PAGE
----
Baseball Profile
Always a Hit
Memories and Dreams: The Official Magazine of the National Baseball Hall of Fame and Museum
(Spring 2022), Jerry Crasnick
The achy knees that dogged Tony Oliva through the second half of his career cried out for attention and prompted his teammate, roommate and close friend Rod Carew to embark on more than a few recuse missions - fetching ice to dull Oliva's pain.
But for the first eight seasons of his big league career, it was American League pitchers who were looking for help against Oliva, whose legendary skill at the plate made him one of the game's most celebrated hitters.
Elected to the Hall of Fame in December by the Golden Days Era Committee, Oliva grew up in a family of 10 children in the town of Pinar del Rio, Cuba, a major tobacco growing region and a center of the cigar industry. His father, Pedro, was a successful semipro ballplayer who turned to farming and grew tobacco, mangos, oranges and other crops on a 150-acre plot.
Much of the family's land was seized by the Castro regime in the late 1950s, but baseball was a constant, and it wasn't uncommon for the Oliva clan to choose up sides and play three games on Sunday.

L-R: Tony Oliva, Rod Carew, Kent Hrbek
Tony Oliva's given name was Pedro Oliva II, but he assumed an alternate identity out of necessity. After Twins scout "Papa Joe" Cambria signed him out of a Havana tryout, Oliva lacked the documentation to get from Cuba to Spring Training in Florida. So he borrowed his brother Antoine's birth certificate as a step toward acquiring a pass­port. From that time forward, he would be known as "Tony."
Oliva overcame a language barrier, several bouts of homesickness and some culture shock on his way to stardom. He hit .342 in 337 minor league games in Wytheville, Va., Charlotte, N.C., and Dallas-Fort Worth before cracking the Twins' Opening Day roster in April 1964. He led the American League that season with 217 hits, 109 runs, 43 doubles, 374 total bases and a .323 average to win the AL Rookie of the Year Award and his first of three career batting titles.
Oliva thrived thanks to a "see the ball, hit the ball" mantra and a flair for making solid contact. He was selected to eight All-Star teams, logged a .304 career batting average and struck out just 645 times in 6,301 big league at-bats. He topped out at 55 walks in a season, preferring to let the bat head fly on pitches at his shins or at the letters. His quick hands, keen eyes and sweet swing prompted some writers to wax poetic.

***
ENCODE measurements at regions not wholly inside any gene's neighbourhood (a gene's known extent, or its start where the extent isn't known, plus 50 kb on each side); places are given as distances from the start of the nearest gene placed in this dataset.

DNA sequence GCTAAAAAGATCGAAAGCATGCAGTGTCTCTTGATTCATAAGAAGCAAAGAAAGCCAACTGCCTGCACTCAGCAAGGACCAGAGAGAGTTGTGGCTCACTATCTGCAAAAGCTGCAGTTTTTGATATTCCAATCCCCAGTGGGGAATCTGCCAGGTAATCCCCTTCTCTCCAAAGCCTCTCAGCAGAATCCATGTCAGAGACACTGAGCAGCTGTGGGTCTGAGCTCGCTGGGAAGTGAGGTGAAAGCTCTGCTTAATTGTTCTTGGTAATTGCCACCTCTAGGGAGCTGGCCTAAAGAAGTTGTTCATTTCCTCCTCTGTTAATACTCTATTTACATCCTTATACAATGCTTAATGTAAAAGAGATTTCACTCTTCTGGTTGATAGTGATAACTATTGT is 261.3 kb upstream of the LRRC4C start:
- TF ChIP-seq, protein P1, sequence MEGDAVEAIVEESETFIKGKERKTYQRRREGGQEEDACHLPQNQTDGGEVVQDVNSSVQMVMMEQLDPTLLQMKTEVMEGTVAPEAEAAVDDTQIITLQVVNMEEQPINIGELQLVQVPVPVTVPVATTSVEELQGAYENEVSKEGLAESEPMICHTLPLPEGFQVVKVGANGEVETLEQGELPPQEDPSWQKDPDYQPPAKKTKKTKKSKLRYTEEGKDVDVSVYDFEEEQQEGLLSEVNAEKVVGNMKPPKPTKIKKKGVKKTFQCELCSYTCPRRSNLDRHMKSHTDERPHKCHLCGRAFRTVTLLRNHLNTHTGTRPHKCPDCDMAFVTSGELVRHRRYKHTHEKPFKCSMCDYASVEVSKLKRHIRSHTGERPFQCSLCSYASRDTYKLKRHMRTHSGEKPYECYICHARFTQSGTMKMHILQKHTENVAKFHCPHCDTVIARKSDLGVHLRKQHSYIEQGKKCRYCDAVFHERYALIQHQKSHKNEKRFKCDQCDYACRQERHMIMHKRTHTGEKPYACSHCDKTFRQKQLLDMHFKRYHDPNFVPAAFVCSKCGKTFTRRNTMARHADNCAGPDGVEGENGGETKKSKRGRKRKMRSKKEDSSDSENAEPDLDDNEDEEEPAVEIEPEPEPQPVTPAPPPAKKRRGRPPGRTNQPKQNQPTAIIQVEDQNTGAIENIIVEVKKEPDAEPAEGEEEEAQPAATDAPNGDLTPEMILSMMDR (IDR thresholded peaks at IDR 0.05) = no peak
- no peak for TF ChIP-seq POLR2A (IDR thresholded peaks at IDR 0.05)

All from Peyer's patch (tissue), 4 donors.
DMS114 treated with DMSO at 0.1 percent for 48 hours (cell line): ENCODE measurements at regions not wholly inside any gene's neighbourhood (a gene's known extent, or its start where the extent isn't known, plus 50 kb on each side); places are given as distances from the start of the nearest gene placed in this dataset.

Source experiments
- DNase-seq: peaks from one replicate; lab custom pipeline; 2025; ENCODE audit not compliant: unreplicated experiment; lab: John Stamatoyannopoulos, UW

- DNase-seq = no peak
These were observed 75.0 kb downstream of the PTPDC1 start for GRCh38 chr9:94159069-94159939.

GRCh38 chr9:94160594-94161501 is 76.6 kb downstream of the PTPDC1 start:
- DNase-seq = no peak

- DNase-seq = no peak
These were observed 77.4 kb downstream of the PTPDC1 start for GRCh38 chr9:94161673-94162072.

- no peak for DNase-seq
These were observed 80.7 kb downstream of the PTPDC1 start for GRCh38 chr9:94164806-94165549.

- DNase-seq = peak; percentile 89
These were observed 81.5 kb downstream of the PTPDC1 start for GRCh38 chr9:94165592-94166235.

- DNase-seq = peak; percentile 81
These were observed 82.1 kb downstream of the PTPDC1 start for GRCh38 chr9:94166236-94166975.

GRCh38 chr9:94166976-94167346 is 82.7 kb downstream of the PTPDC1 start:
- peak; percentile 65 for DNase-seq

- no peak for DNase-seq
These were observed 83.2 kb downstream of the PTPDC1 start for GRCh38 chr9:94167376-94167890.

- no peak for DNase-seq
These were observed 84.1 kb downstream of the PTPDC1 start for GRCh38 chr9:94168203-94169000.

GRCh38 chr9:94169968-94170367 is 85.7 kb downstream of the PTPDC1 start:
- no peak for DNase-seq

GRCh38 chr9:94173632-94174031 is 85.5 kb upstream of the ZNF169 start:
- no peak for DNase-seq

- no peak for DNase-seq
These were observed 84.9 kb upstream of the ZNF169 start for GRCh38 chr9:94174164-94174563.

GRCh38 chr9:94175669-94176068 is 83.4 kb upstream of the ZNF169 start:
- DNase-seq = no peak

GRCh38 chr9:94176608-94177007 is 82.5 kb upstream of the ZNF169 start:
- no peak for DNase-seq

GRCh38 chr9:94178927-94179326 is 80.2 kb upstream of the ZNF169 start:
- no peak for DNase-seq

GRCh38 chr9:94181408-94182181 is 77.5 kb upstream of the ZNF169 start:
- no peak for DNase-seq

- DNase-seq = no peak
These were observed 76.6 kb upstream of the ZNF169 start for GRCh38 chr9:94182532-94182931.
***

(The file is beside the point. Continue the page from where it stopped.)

"Watching Tony Oliva hit a baseball is like hearing Caruso sing, Paderewski play the piano, or Heifetz draw a string across a bow," wrote Phil Elderkin of the Christian Science Monitor.
The elite pitchers of Oliva's day found him problematic as a rule. Oliva hit .320 against Luis Tiant, .344 off Jim Palmer, .356 vs. Sam McDowell, .365 off Tommy John, .429 vs Dean Chance and .467 against Rollie Fingers. He launched seven ho­mers in 112 at-bats against Mel Stottlemyre and eight in 93 at-bats off Catfish Hun­ter.
But after a severe knee injury in 1971, playing in the field became difficult - even for a man who won a Gold Glove Award in 1966. He underwent eight knee surgeries through the years and missed almost an entire season in his prime, transitioning to a full-time designated hitter role at age 34. He retired three years later.
Oliva was a baseball savant with the capacity to both hit and teach. After his retire­ment in 1976 he spent 15 years dispensing encouragement and common sense advice as a coach in the minors and majors for the Twins. Kent Hrbek, the local boy-made-good for the Twins, had an out-of-body experience in Spring Training of 1979 when he went down to the batting cage in Melbourne, Fla., and encountered his baseball icon.
"To me, it was like watching God walk around the clubhouse," Hrbek said. "If Tony told me to go out and stand in the freeway, I would have done it. I idolized the heck out of the guy. Anything he told me would go in one ear and then stay there."
Baseball fans in Minnesota and surrounding states are already making plans for Induc­tion Day in July. That includes Hrbek, who has reserved a spot for his 42-foot motor home at a campground near Cooperstown. He can't wait to make the trip with his girlfriend and see his hero shaking hands, posing for photos and signing autographs with a smile.
"The only difference now is, when he signs 'Tony Oliva,' he has to put 'HOF' on the ball," Hrbek said.
 


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